In the next section I present an orientation to the study which prompted the autoethnographic process. This is followed by a discussion of how the concepts of space and witnessing were operative in the development of identity for the research participants and me. Alluding to the performative turn in social science and the more recent attention to artistic representation in performance, the discussion is interspersed with poems that I composed during and after the fieldwork. The poems are an autoethnographic representation of the discussion and have a performative and illustrative purpose. I discuss the function of space as an element that affords physical distance and a dialogical forum to stimulate novel perspectives. I consider the operation of witnessing and being witnessed as validation and acknowledgement for entry and perceived legitimacy in a community of practice for myself as a researcher and the participants as home-based care volunteers (HBCVs). [12]

2. Context and Orientation to the Study

Current national HIV policies or strategies do not address many central aspects of HIV/AIDS care and support. Volunteers commonly provide the bulk of much needed psychosocial and physical care services and support. Family and community members, volunteers, particularly women, whose contribution to the HIV/AIDS response often goes unrecognised and unsupported, meet most care and support responsibilities (UNAIDS, 2012). [13]

In South Africa, most home-based care volunteers are unemployed women in the community who care for AIDS patients who are in an advanced stage and others who are unable to care for themselves (AKINTOLA, 2010). Volunteers are not related to patients and commitment is evident when one realises that there is limited access to running water and electricity in the community and daily household chores might include fetching water from a communal tap, collecting firewood and tending to the family food garden in addition to cooking and cleaning the family home before tending to patients. Local government gives some of the women a stipend of R600-R1200 ($70-$140) a month, referred to as "soap money". Most of this is spent on transport for minibus taxis (the only available public transport) in the hilly community, where houses are widely spread over a large area. HBCVs regularly use this money to buy food, soap and other necessities for patients that their patients cannot afford. Volunteers’ own family members may also contribute to their "work". In the AIDS care and support hierarchy, HBCVs occupy the lowest rung. As such, these women have been all but invisible as a group and up to now remain so as individuals. The women participating in community-based AIDS care and support act out of altruistic sentiment and communal cultural expectations, and hope to possibly gain access to paid work and have the opportunity for self-improvement through recognition they receive during the course of the work (AKINTOLA, 2010). [14]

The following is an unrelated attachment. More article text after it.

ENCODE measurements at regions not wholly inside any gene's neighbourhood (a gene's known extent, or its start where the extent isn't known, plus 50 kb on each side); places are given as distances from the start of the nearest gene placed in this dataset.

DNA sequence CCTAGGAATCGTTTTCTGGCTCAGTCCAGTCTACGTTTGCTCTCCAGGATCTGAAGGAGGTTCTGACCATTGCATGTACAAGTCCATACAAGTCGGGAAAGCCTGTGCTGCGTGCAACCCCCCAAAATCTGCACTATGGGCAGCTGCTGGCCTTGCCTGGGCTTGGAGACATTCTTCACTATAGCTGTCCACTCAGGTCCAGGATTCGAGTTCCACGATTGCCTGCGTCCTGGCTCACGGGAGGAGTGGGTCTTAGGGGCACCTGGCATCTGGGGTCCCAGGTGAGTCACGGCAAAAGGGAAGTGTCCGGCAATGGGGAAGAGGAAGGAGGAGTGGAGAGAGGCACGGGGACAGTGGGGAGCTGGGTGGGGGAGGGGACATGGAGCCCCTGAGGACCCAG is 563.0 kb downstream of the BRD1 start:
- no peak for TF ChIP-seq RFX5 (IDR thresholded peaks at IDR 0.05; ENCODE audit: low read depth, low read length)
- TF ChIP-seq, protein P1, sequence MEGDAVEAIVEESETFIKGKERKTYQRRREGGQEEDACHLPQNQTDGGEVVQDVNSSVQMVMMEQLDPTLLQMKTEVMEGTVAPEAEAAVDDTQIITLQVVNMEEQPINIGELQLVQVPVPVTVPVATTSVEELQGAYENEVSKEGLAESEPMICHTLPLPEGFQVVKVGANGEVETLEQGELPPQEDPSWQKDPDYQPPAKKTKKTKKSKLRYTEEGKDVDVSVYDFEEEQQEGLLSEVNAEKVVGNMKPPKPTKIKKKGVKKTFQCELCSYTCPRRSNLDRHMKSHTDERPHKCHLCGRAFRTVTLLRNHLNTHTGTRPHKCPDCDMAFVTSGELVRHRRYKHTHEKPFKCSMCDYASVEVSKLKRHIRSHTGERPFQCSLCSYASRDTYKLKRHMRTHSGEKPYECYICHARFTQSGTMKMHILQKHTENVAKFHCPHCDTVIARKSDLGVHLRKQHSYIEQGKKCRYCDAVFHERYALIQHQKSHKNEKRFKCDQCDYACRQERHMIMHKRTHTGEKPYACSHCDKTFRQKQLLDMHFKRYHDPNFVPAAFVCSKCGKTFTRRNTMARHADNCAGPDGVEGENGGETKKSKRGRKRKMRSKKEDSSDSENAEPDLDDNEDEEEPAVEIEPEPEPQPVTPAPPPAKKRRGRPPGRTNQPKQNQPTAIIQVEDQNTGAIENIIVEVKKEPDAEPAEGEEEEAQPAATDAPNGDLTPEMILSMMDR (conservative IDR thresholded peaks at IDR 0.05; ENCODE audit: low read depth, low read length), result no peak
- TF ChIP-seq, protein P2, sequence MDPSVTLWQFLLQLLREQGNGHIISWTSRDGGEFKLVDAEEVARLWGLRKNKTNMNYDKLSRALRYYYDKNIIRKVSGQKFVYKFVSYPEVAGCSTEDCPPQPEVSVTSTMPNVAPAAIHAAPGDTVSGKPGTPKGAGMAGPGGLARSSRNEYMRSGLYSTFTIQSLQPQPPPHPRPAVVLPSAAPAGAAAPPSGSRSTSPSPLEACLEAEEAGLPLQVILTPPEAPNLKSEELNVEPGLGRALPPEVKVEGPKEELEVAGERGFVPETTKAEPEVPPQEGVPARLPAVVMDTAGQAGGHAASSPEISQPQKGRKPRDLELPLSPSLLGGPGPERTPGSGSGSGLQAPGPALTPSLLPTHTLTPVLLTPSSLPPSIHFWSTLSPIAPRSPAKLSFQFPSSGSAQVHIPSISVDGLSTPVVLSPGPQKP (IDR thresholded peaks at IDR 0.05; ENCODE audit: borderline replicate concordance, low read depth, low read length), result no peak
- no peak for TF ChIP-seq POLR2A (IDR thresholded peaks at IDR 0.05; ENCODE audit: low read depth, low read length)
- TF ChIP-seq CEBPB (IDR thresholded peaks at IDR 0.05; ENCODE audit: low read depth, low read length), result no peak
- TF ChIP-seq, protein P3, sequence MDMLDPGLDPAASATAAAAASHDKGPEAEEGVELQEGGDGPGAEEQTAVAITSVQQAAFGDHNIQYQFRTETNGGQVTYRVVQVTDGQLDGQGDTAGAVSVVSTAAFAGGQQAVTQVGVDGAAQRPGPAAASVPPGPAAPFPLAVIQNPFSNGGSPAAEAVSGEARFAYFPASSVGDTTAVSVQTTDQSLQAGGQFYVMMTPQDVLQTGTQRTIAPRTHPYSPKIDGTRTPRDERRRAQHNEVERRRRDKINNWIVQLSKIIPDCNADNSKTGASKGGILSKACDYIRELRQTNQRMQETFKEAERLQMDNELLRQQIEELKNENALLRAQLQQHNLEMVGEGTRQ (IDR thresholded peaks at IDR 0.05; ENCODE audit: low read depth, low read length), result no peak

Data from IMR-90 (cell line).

Little is known about HBCVs' identity and their reasons for volunteering. The aim of this study was to understand the social construction of identity in HBCVs. Fifteen HBCVs were interviewed in three successive interviews. As the work progressed, I realised that there was a need to create the space for volunteers to talk about their work, their lives and themselves in ways that facilitated legitimacy and awareness of their identity. I will illustrate how my journey of realisation towards developing a legitimate voice as a researcher paralleled the women's realisation of a legitimacy of voice as home-based care volunteers and how our voices collectively contributed to the quality of the research. This subjective reflective position offers insight into the process of entering into respective communities of practice for the researcher and participants and the intersections between the two (NOY, 2003). [15]

3. Poetics and Space

3.1 Physical space and self-development

I wrote my first poems on a three-hour train journey from Stoke-on-Trent to London. I had just attended the 3rd International Narrative Practitioner Symposium where I first encountered narrative research, presented in creative forms. There were visual presentations, songs, short plays, videos and poems. On that trip, I wrote in my ever-present reflective field notebook, the beginnings of my first poems. Later I came across a poem reflecting on the "intergeneric world of poetry and inquiry" written on the Vancouver Island ferry (PRENDERGAST, 2001). This sparked the idea that space was implicated in the poetic process, especially in the case of research poetry. The physical space created by travelling and the train journey had manoeuvred me into a poetic space. My encounters with the creative representation of the narrative practitioners at the conference facilitated a cognitive space for poetic expression.

"22/06/2009 to 24/06/2009

Attended the 3rd Narrative Practitioners Conference

Interesting how widely accepted and known narrative is here in the UK. It is easy to engage with researchers who understand the intricacies of narrative research. What I learned most profoundly here is how the findings, outcomes, understandings of narrative and indeed qualitative research can be presented in creative and different ways. In some instances they can only be presented legitimately in this way." [16]